FLORINE STETTHEIMER: Artist Kitchens (Jazz Age)

"Family Portrait II" 1933 (L-R: Florine paints, Ettie reads, Rosetta plays cards, and Carrie smokes).

They like a woman
To have a mind
they are of greater interest
they find
They are not very young
women of that
kind.


FLORINE STETTHEIMER

Florine Stettheimer was FABULOUS. Unabashedly fabulous! A striking, major figure in American modern art that you’ve probably never heard of. (I hadn’t).

Poet. Painter. Salonista extraordinaire. Purposefully unmarried. Intentionally beautiful. Vibrant. Female. Florine reveled in her carefully crafted, eccentric and very extravagant lifestyle — the glittering world of Manhattan’s elite. A realm she savored but incisively observed as irreverent poet and artist. Catching the rich layers of 1900s New York with an eye for all things beautiful BUT cutting a sharply acerbic wit.

For she suffered no fools.

I like slippers gold
I like oysters cold
and my garden with mixed flowers
and the sky full of towers.

Florine was born August 1871 into a wealthy German-American Jewish banking family. Her father (Joseph) soon deserted the family but Rosetta (mother) held her own fortune. Thus she and three daughters (Carrie, Ettie, and Florine) moved to Europe for the daughters’ arts education. Living between Paris, Munich, Italy, and Berlin before returning home to America at the onset of World War I.  The Alwyn Court — a pinnacle of Art Deco modernism on W 58th Street — would be home for the rest of their lives. Remaining decidedly unmarried and adhering to the adage that “fully realized” women do not distract themselves with romantic love or children.

Florine Stehttheimer’s studio in New York’s Beaux Arts Building. Notice her many paintings? She NEVER sold any of her work. Sharing only on private occasion. After her death, Florine wished all to be burned. Ettie, her sister, ignored the request and invited top American museums to instead choose for their permanent collections.

“Distraction” free, Ettie earned a PhD in Philosophy and published two novels under the pen name “Henry Waste.” Carrie assumed domestic management once back in America. While Florine wrote poetry and privately painted some of our country’s greatest modern works. The Stettheimers also hosted some of New York’s most famous cultural Salons — and, Marcel Duchamp’s legendary 30th birthday party.  Unique at the time, these women were independent, financially secure, private, and FULLY empowered.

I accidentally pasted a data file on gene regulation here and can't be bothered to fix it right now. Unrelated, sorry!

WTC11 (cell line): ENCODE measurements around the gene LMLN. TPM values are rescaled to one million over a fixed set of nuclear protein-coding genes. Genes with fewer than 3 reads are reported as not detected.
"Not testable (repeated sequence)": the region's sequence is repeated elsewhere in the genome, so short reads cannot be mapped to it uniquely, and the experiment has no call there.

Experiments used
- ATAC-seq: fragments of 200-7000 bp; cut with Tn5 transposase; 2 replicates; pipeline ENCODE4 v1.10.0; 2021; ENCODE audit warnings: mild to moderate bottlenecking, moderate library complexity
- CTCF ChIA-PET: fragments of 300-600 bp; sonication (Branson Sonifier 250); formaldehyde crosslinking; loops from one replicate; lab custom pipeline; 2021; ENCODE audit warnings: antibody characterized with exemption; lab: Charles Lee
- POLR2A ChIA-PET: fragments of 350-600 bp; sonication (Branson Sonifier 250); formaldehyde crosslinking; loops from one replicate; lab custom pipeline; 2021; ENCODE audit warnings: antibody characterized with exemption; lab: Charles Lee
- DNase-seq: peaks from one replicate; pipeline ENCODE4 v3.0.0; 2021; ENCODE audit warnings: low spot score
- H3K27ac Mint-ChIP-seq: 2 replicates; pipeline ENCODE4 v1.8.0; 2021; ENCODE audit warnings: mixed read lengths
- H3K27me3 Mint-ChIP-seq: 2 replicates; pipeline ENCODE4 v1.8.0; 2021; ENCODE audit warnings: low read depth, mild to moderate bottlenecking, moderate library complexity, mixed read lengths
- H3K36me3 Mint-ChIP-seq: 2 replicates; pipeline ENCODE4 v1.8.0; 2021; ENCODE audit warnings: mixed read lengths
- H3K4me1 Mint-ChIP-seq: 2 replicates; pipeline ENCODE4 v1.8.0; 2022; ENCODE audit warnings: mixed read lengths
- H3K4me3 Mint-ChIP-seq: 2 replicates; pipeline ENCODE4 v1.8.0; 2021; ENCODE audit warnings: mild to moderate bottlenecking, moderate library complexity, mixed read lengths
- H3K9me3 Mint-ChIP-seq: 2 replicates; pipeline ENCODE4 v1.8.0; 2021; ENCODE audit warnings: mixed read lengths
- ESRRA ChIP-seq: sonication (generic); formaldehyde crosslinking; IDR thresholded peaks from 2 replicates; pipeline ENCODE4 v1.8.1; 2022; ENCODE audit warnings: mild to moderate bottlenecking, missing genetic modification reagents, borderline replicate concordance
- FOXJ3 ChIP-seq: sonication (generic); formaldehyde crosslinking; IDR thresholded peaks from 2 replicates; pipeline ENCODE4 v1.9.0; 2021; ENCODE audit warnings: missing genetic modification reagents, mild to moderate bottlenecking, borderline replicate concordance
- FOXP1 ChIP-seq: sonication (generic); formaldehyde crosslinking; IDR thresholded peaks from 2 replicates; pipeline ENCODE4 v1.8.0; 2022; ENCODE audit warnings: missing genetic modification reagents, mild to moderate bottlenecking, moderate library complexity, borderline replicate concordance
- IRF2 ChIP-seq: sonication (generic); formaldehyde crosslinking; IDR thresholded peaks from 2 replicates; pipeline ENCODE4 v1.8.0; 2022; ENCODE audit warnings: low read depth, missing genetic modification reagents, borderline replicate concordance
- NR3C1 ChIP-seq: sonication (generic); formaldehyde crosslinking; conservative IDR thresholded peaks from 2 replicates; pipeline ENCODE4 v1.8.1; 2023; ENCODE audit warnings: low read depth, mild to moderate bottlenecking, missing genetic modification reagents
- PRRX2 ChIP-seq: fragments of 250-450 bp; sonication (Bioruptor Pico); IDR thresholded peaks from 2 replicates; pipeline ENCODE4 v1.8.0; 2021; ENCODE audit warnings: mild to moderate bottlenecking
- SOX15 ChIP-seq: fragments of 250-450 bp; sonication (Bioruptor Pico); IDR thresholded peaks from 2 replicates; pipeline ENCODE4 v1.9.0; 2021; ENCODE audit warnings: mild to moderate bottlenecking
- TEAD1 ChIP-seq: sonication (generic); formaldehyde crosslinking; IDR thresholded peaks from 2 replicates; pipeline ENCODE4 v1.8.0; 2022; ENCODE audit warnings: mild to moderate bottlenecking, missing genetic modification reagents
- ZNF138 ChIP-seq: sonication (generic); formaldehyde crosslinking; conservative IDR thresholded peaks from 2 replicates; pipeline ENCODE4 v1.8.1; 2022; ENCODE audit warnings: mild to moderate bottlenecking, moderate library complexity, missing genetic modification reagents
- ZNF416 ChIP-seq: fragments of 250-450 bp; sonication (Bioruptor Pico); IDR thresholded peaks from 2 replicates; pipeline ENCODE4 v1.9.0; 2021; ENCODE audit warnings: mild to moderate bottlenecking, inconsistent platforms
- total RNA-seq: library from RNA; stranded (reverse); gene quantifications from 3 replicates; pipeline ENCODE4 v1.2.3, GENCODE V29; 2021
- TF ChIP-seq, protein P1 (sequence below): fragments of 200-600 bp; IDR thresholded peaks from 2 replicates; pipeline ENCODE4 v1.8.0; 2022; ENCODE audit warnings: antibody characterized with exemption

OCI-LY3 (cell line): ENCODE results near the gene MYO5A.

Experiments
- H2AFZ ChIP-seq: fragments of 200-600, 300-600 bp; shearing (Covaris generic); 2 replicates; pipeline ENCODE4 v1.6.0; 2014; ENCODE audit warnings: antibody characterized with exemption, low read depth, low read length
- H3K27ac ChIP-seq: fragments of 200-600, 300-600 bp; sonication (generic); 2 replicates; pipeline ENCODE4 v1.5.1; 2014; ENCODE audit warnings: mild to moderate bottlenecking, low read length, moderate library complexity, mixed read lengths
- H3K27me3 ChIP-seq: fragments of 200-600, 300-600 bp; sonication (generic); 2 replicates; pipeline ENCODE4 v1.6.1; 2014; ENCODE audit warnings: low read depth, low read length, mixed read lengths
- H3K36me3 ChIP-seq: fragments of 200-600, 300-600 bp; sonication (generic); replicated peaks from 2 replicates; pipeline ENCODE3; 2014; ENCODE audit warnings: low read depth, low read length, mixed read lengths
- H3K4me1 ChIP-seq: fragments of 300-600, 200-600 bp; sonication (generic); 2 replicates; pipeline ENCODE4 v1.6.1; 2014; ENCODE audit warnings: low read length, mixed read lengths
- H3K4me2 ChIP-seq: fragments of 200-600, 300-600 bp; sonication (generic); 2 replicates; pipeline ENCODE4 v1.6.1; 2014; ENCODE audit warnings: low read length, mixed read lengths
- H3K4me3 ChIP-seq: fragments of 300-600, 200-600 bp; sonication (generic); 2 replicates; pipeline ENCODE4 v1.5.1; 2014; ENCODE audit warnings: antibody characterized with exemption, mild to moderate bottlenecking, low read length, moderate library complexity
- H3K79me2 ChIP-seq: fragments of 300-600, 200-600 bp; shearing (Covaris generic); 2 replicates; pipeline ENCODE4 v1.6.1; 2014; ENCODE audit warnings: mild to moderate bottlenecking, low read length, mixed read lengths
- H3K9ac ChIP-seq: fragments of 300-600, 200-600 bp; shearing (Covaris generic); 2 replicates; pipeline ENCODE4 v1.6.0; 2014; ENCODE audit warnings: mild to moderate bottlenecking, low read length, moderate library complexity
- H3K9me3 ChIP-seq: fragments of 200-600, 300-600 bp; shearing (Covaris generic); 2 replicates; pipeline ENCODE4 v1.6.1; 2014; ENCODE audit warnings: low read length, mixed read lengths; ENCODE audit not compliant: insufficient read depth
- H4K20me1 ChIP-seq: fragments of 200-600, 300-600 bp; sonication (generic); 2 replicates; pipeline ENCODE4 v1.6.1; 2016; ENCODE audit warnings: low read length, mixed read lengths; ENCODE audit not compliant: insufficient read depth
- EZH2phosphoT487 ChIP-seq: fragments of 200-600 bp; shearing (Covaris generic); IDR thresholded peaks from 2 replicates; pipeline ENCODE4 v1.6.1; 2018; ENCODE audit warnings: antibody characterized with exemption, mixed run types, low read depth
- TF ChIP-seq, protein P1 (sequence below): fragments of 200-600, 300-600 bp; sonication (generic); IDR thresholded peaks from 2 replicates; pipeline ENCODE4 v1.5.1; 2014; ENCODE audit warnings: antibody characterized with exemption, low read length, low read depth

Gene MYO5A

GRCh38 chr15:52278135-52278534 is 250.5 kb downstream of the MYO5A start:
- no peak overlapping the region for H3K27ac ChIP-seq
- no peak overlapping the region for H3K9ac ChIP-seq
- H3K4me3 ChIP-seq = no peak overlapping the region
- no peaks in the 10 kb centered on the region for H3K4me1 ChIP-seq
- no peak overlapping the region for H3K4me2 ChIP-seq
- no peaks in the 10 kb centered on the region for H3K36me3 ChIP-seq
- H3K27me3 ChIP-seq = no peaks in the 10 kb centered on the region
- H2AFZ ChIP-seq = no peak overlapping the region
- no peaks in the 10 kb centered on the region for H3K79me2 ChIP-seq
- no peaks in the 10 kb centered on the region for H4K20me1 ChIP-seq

The Stettheimer women witnessed a time of great change in New York, not least of which was the skyline.  Optimism bloomed as industry changed landscapes. Giving rise to urban culture and a general faith in human progress. Upper and middle classes embraced a love for Beautiful Things — craving luxury and opulence after the austerity of World War I. Almost a frenzy to sparkle with diamonds, live in “stylishly appointed” rooms, and eat and drink the finest. Florine’s spellbinding paintings capture this new pulse in wealthy Manhattan. Revered by elite taste makers as she deftly celebrated, paid tribute to, and was yet equally critical of high society, luxury, and institutions. Boldly colored, inventively composed, Florine’s visionary work shows modern, rich, avant garde society witnessing the dawn of “New York-ness” and painting it with graceful, chic satire and humor.

“Asbury Park” (1920) Florine paints her white family and friends into a joyful scene on a segregated beach pulsing to the rhythms of Jazz, beautiful color, and racism.

The fact she literally refused to ever sell her work was also unusual. Insisting she didn’t want her art “to end up in the bedroom of some man!” Instead, she hosted dynamic peers for private “Birthday Parties” for each new painting in her studio. As central intellectual aesthetes in Jazz Age New York, Florine and Ettie especially enjoyed close friendships with luminaries like Duchamp, Alfred Stieglitz, E. Steichen, Carl von Vechten (Music critic & Jazz lover), Gertrude Stein, and Georgia O’Keeffe. Florine did allow the Whitney or Museum of Modern Art to show her work publicly. For she shunned press, pursuing Art purely in a singular style all her own: ethereal, fiercely feminist, luxuriously delicate…and shredding racist, imperial, sexist themes in her details.

Century old critics incorrectly panned her work as “decorative” but buried in her sparkling finery, flowers, skyscrapers, and lacy interiors lurk some of the most subversive imagery in 20th century art.  Gender bending silhouettes, Surrealist sensuality, self nudes (a first!), social parody, and cutting commentary on the follies of human character. Leading her work (and personality) to be admired but left unknown to the public.  And as her style was so unique, she fell through the cracks. Where she sort of remains today.

An Artist’s Artist. And Cult Heroine.

“Spring Sale at Bendels” (1921) shows an almost hysterical riot of shoppers struggling to buy beauty from a department store.

 

As a wealthy Manhattan woman, Florine likely did NOT Cook.  Upper class homes hired domestic staff for cooking and cleaning. That said, wealthy homes in the 1920s and 1930s would similarly cook dishes that showcased one’s wealth. Before the rise of early refrigerators, dishes like Aspic, Deviled Eggs, Salmon Mousse, Jello Molds, even Crudites showed your kitchen was equipped with an expensive Cold Room. Champagne cocktails, Gin Fizz, Claret, Mint Juleps, even Lemonade demonstrated access to fine alcohol and citrus garnish during Prohibition. The phallic “Candle Salad” at holidays was all the rage — literally an upright banana nestled in a yellow ring of canned Dole pineapple with a maraschino cherry on top — practically screamed “we can afford fresh produce in winter!” When the more affordable “Frigidaire” launched 1925, middle class homes joined the party and these dishes? Fell somewhat out of favor.